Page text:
There is a specific kosher law pertaining to sirloin steak and filet mignon that contains a hidden message about miracles and survival.
This law actually dates back to a dramatic episode recorded in the Torah, when our patriarch Jacob, returning to Israel with his young and large family, was ambushed and attacked by a “man.”
The Talmud and Midrash explain that this was no ordinary man, but actually an angel representing the nations of the world who would attempt to annihilate the Jews. Jacob’s hip joint was dislocated when he struggled with the angel. Despite the wound, Jacob pinned the angel down until the angel begged for release.
G-d wanted us to remember the failed attempt to destroy Jacob, and we are commanded in the third of the 613 commandments not to eat the sciatic and certain other nerves in the thigh area of the animal, the area of sirloin steak and filet mignon.
The Sefer HaChinuch, a Torah commentary expounding on each of the 613 commandments, explains that the reason we refrain from eating that section of the animal is to remind us that many efforts to “rid the world of Jews and Judaism” were yet to come, but none would succeed.
We may be weakened, just as our ancestor Jacob was weakened. But each time we will again emerge, refreshed and revitalized.
This message, written in the Sefer HaChinuch 700 years ago, should be especially inspiring to us as we recall the events of 70 years ago. January 2015 marks 70 years since the liberation of Auschwitz. From 1939 to 1945, one out of every three Jews was killed, a staggering percentage.
Could the broken survivors of the Holocaust have possibly envisioned the blossoming of the State of Israel and rejuvenation of Jewish life in Israel and the United States? Just like Jacob, we were weakened. We were wounded. Yet we reemerged with full strength and vitality. How fortunate are we that we witnessed with our own eyes the fulfillment of the message of the sirloin steak.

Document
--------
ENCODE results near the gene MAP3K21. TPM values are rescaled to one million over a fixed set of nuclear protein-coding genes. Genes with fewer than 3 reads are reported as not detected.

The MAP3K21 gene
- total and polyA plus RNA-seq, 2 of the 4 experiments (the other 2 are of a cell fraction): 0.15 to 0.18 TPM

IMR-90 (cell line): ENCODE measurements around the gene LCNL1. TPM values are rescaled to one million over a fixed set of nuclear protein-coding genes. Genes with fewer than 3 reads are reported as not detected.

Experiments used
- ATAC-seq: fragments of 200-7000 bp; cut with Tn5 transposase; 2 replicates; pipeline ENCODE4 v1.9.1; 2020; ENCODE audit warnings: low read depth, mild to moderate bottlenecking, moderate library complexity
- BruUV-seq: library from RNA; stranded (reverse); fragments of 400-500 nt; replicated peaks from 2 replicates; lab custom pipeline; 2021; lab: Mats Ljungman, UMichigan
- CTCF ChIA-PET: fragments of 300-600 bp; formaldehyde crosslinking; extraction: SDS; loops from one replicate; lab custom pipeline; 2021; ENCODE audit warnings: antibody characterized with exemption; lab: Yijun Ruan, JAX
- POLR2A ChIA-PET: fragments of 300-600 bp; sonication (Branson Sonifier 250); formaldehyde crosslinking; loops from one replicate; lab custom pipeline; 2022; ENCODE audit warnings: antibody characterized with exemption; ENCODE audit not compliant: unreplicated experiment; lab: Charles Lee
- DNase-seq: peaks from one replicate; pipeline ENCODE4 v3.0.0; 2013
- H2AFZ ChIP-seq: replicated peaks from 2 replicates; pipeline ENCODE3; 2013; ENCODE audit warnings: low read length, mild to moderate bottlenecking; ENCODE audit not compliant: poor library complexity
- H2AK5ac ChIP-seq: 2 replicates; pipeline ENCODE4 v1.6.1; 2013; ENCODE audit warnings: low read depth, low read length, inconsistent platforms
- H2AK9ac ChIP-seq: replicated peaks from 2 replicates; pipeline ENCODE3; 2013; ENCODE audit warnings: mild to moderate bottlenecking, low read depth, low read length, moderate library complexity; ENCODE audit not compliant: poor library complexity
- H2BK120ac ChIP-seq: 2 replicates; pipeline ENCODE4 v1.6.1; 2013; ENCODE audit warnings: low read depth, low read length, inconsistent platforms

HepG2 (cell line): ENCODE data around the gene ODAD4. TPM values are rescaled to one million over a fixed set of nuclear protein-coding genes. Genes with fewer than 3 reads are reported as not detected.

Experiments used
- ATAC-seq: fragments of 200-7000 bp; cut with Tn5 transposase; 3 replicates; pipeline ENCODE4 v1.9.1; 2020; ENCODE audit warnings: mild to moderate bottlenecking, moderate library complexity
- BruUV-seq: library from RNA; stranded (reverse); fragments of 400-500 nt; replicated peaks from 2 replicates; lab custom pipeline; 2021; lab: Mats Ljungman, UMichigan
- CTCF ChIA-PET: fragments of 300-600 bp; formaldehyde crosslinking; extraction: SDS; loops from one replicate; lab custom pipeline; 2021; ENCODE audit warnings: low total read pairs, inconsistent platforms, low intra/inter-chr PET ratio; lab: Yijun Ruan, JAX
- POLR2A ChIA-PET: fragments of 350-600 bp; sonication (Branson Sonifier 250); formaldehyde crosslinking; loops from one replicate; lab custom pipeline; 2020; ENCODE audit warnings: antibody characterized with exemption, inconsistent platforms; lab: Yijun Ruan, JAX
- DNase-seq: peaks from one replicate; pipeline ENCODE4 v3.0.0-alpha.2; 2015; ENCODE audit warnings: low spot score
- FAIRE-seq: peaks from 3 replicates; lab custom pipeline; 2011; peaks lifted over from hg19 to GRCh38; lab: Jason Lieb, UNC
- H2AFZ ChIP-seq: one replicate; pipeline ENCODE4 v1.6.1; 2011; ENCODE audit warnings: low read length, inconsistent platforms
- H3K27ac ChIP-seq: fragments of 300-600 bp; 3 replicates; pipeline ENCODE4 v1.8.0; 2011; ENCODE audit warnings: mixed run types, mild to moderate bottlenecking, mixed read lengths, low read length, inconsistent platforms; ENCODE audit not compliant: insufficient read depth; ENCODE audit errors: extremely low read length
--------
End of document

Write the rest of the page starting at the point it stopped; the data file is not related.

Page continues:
This Chanukah, in 2014, when we light the Chanukah candles each night, Jews all over the world will recite with feeling, “Blessed are You, Our G-d, King of the Universe, Who has performed miracles for our Forefathers, in those times and in our times.”
This blessing reminds us to appreciate the miracle of our survival, to look to the past for inspiration and look to the present and perceive with our own eyes the ongoing fulfillment of G-d’s promise.
The triumph of our ancestor Jacob so long ago, and the victory of the Jewish nation at the time of Chanukah, when the mightiest empire in the world aimed its entire arsenal at the tiny Jewish nation, is a miracle that has been repeated again and again. G-d continues to bless us with the miracle of survival. G-d has kept his promise. History has shown that no nation can succeed in destroying us. The fact that G-d has kept his promise in the past must surely inspire us to know that G-d is with us and will fulfill his ultimate promise, peace on earth for the Jewish people and for all mankind.
Sirloin steak or filet mignon may be delicious. But fulfilling the mitzvah of not eating them reminds us of G-d’s presence in our lives and the lives of our people. This reminder is better than a steak any day.